Criminal Justice Major, Spanish Minor
Child Welfare Certificate
Crime and Community Mapping Certificate
Crime Mapping Assistant
Criminal Justice Club President
Class of 2021
In class, Victoria Kohn ’21, a criminal justice major and Spanish minor, focused on learning everything she could about criminal justice from crime mapping to understanding the judicial system. Outside the classroom, she was determined to make a difference serving as president of the Criminal Justice Club and getting practical experience for a future career in juvenile justice and probation.
A course on juvenile justice taught by Paul Werrell, instructor of criminal justice, exposed Victoria to issues most often debated by criminal justice advocates and opponents and taught her to analyze both sides of an argument. It focused her interest in the rehabilitative nature of juvenile justice and empowered her to take action in her community.
“I want to help kids get back on the right track to being positive members in society and our community,” says Victoria, who spent most of her free time with an organization helping local youth do just that.
Throughout her time at Cedar Crest, Victoria worked with the IMPACT Project, a children and youth agency located in Emmaus, PA—serving as a volunteer and later as an intern for the organization. She was also the campus representative for their mentoring program, the Collegiate Enrichment Program, which partners with Cedar Crest’s Lutz Center for Community Service, until it was put on hold due to the COVID-19 pandemic.
Her senior year, Victoria was an intern at the IMPACT Project, getting real-world practice and increasing her understanding of the foster care system. She even took on some case manager responsibilities by supervising her own foster homes and kids. Victoria also participated in the IMPACT Project’s Community Justice Panels, which she had volunteered for since her sophomore year.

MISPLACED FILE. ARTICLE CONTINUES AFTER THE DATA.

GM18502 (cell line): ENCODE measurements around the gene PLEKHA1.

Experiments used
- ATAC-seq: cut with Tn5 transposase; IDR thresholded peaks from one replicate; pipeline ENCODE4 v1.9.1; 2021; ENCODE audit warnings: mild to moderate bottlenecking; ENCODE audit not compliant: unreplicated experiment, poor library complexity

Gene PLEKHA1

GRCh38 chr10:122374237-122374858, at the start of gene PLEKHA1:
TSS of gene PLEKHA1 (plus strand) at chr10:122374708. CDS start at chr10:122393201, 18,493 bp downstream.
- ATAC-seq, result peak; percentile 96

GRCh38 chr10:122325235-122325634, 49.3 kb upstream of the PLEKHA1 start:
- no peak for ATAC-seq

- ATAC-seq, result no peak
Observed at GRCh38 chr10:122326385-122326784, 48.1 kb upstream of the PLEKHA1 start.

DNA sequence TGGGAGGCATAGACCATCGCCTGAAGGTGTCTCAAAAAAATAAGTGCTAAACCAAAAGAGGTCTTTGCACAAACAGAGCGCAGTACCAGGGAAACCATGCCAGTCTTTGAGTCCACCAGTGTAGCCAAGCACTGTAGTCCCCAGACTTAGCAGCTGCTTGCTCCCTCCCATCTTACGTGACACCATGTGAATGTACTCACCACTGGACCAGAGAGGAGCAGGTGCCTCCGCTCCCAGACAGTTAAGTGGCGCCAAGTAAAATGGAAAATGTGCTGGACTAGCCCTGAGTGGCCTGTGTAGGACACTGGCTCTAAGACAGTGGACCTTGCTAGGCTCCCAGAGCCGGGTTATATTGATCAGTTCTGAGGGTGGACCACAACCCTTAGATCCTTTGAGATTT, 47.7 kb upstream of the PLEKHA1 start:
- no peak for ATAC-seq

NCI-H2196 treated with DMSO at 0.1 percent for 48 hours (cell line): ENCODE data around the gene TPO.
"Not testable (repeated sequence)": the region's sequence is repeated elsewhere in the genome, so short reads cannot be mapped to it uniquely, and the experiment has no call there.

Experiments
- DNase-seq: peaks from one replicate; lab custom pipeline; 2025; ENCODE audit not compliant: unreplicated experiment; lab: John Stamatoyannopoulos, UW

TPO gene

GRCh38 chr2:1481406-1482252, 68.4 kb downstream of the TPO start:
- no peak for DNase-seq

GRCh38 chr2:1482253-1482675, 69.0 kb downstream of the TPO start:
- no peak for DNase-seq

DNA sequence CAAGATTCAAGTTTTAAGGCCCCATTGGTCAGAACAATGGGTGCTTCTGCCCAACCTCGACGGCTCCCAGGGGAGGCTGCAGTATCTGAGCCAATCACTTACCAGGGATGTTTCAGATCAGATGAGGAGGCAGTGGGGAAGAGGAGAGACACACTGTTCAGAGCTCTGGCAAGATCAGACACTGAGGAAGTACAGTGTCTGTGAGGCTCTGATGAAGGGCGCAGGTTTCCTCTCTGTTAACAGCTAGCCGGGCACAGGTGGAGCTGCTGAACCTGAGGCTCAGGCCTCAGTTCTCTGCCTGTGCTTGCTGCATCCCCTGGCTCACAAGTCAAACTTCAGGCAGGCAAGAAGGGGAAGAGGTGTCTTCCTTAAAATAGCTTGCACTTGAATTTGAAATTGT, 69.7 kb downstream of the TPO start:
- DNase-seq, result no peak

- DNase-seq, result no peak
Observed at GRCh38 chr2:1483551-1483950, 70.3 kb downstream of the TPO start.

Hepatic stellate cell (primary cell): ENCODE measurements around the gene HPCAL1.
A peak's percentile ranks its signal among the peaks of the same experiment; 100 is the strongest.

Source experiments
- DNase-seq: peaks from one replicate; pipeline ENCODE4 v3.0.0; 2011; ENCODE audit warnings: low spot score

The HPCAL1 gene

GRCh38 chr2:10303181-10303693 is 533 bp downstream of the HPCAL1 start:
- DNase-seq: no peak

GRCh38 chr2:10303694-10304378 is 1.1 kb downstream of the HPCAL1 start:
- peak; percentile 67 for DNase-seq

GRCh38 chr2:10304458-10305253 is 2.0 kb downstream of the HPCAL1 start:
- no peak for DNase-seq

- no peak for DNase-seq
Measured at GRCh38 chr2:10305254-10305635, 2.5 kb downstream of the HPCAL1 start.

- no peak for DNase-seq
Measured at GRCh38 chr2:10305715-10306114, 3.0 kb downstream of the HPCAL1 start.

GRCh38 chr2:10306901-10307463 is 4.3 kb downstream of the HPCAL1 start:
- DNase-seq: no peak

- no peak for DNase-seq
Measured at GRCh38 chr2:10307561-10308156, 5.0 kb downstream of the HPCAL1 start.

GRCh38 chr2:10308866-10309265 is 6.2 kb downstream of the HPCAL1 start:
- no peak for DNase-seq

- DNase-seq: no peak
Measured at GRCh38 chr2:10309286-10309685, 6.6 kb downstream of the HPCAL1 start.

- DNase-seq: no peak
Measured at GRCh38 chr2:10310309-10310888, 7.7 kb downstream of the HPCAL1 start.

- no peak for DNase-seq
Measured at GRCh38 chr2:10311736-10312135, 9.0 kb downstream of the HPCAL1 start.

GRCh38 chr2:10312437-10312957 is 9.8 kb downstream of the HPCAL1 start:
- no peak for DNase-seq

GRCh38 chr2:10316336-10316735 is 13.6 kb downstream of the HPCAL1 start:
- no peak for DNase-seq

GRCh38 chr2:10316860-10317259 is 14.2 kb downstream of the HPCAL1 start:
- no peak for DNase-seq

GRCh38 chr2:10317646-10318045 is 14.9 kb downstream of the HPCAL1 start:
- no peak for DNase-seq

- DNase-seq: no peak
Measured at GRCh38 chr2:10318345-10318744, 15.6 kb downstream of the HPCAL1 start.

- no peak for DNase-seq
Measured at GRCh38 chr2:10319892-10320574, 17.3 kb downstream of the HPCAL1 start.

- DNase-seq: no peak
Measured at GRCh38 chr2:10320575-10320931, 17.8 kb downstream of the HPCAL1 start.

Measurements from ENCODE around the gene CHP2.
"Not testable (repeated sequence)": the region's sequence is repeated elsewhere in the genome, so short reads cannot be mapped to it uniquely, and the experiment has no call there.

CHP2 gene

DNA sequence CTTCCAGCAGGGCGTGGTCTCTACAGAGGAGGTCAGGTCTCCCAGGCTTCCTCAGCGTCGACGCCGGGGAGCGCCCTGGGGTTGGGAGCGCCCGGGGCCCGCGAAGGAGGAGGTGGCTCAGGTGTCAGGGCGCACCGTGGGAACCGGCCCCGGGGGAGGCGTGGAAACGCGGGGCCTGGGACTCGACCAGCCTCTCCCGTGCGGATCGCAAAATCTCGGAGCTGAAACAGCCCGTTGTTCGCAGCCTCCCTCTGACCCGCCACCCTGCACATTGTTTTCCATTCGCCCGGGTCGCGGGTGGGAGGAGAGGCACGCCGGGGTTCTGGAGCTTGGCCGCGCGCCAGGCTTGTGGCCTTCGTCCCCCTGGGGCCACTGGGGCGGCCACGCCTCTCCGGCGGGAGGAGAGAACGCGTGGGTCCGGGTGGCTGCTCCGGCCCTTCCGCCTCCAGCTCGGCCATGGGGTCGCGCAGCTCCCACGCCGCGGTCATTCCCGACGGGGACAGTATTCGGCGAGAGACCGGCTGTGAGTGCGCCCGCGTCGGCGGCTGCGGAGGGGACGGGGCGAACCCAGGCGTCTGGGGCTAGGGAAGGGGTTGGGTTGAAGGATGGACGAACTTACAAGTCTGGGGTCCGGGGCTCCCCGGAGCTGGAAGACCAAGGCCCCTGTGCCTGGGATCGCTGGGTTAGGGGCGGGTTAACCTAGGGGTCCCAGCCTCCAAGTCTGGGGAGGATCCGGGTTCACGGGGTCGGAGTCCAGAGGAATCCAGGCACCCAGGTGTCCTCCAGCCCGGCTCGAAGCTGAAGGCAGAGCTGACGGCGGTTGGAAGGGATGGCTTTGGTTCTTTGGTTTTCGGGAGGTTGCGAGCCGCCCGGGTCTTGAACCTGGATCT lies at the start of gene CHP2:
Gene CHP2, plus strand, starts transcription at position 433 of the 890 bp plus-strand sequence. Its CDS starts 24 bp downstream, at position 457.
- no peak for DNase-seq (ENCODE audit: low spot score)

The IMPACT Project’s community justice panel diversion program is held in locations across the Lehigh Valley including on Cedar Crest College’s campus and downtown Allentown. The panels are coordinated by Werrell, a former chief juvenile probation officer, and volunteers like Victoria make up the review panel.
“These are real people and real-life cases I work with. It is not just reading the cases like you do in class,” says Victoria. Her coursework laid the foundation of her knowledge and skills, and now she is getting real experience.
Volunteers are trained by The IMPACT Project to uphold balanced and restorative justice principles. Instead of going to court, first-time, juvenile offenders charged with summary and misdemeanor offenses and their families meet with Victoria and other panel members. They discuss everything from the crime to school and issues at home. As a panel member, Victoria works to determine a contract of goals for the youth to complete and serves as a monitor through the process. If the contract is completed the youth is not formally judged, and fines are dismissed. If the contract is not completed, then the panel refers the youth to the traditional court system.
According to Victoria, the program’s effect is significant. “We are making a difference by alleviating resources for courts and officers and making a difference for these kids,” she says.
At the end of her senior year, Victoria presented her Honors Capstone Project, “Breaking the Stereotypes of Female Domestic Disturbance Calls.” Her project used the crime analysis program, ArcPRO to investigate how geography intersects with female domestic disturbance calls in Abington Township, PA. Based on the findings from her geographic investigation, Victoria then discussed and suggested prevention programs for these calls.
After graduation, Victoria plans to start a career working with at-risk or adjudicated youth and utilize her criminal justice and juvenile studies background.